It is no secret that drivers between the ages of 16 and 20 are involved in far too many accidents on southern Minnesota roads. The Centers for Disease Control and Prevention says that legal drivers under the age of 20 are at a high risk for injury in motor vehicle wreck. Car accidents are the leading cause of death for teens in America. New research indicates that the risks that teen driver’s face behind the wheel may include more than just their inexperience.
The Need For Excitement Peaks At 19 — Before Self Regulation Fully Kicks In
Most parents of adolescent children know that kids seem to engage in risky behavior and rarely can provide a logical reason for their antics. A recent study that included more than 5000 people between the ages of 10 and 30 suggests that the teen brain is wired to seek excitement. The researchers say that teens in all 11 countries across Asia, Europe, Africa and the Americas share similar desires for thrill seeking that peaks at the age of 19. At the same time, the parts of the brain that engage to provide self-regulation does not reach full-development until young adults are in their mid-20s.
The research shows that cultural influences do play a role in helping teens to avoid risk, despite their brains being hard-wired to seek excitement. However, kids still can make risky choices when confronted with unexpected situations. In the United States, most parents are familiar with the concept of peer pressure. However, the researchers say that when confronted with the unexpected, a teen may make the choice, at least in part, due to how their brain is wired.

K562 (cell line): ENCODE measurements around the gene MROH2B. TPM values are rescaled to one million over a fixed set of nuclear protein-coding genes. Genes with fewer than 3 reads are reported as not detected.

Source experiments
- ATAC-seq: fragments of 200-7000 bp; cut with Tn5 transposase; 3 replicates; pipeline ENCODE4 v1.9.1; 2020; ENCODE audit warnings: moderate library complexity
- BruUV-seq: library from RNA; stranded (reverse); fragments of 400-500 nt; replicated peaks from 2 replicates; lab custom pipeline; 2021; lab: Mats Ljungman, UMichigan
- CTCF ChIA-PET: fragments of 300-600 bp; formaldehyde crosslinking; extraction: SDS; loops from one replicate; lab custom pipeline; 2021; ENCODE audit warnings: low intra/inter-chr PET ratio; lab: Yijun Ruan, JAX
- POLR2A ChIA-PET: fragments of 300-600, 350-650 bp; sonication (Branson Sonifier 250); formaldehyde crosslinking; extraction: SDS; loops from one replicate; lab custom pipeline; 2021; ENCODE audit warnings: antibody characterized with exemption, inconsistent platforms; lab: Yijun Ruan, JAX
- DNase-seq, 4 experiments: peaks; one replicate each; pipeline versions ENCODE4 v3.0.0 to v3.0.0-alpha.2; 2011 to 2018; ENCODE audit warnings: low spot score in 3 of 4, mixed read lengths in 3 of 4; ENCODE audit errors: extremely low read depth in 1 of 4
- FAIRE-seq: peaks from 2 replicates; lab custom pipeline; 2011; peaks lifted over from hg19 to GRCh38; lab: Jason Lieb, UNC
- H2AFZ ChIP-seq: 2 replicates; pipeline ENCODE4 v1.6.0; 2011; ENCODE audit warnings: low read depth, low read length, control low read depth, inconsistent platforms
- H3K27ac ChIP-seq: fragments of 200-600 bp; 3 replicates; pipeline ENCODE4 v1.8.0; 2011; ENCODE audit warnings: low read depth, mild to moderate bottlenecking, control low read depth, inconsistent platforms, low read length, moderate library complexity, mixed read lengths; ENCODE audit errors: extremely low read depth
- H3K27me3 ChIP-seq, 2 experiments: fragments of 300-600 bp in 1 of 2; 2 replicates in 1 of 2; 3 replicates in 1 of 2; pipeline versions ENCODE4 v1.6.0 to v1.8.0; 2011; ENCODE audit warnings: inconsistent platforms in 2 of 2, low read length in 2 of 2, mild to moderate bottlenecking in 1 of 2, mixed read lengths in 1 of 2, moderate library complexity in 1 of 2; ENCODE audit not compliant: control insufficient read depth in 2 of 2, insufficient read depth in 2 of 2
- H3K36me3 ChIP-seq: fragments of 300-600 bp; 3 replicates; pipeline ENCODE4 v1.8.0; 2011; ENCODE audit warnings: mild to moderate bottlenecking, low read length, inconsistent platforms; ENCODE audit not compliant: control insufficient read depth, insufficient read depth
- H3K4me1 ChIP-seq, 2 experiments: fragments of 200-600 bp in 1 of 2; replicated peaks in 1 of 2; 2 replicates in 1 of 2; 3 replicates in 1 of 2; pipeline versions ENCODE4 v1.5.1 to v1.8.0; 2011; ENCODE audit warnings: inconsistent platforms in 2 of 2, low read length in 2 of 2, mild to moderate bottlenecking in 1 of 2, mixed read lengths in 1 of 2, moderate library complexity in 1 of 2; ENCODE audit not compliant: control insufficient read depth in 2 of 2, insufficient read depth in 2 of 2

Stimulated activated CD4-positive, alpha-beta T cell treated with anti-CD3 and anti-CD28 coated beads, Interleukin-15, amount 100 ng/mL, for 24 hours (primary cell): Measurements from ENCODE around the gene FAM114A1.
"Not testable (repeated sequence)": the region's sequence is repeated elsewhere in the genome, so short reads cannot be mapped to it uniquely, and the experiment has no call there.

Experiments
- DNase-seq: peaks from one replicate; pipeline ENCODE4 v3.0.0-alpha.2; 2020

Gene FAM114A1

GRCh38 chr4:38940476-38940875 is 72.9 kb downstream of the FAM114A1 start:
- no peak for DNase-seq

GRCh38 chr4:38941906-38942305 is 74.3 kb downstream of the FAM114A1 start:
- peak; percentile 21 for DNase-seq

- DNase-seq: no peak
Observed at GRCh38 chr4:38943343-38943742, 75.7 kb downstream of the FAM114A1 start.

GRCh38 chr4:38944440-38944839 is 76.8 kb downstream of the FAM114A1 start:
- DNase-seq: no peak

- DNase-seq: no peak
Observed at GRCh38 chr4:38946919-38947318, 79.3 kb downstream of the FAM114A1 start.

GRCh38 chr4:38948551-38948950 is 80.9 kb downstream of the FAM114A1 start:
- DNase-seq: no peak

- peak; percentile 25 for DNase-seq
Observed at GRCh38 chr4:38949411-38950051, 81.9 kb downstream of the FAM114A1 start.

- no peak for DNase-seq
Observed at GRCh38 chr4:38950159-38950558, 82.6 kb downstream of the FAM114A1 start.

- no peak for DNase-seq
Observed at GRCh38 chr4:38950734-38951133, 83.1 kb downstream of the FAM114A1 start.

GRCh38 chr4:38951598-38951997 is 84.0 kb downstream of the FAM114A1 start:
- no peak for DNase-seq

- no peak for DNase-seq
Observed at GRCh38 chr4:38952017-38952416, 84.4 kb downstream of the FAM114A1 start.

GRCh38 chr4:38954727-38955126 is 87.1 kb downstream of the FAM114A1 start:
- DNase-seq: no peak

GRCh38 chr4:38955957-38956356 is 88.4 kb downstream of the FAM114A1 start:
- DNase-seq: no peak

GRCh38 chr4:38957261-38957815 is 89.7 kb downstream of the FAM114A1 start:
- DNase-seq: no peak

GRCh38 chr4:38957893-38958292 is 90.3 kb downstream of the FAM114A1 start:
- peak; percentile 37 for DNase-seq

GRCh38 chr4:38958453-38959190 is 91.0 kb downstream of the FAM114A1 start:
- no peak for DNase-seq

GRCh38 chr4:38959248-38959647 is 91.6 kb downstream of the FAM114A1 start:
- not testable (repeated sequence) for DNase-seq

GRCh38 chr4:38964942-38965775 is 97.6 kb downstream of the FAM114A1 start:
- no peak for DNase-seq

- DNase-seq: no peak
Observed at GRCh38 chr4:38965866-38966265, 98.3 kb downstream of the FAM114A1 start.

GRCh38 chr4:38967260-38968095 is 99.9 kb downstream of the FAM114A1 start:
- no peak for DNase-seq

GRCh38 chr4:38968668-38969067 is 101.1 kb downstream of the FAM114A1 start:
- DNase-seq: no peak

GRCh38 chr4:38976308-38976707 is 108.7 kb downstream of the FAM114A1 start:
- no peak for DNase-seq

Talking To Teen Drivers Can Make A Difference
Notably, the researchers say that speaking with teens can make a difference. Discussions involving hypothetical situations can provide a teen with a background to reduce the number of situations that may be unexpected – especially when teens go out for the evening unsupervised for a sleep over or for a party at a friend’s house. Teaching children how to make decisions is important for keeping them safe.
Risky driving can include a wide variety of behaviors. Texting behind the wheel, taking risks on dark roads in the southeastern Minnesota bluffs and driving after drinking are all risky behaviors that concern parents.
Still — Accidents Can Happen — Learn Your Rights
Accidents happen. If the negligence of another was involved in causing an injury accident, parents need to understand their rights and legal options to protect their children into the future. When a child is injured while riding as a passenger with a friend, parents may not understand how to address the issues with the neighbors. A personal injury lawyer can review the details and provide guidance on the potential options for obtaining compensation to protect the financial future of an accident victim.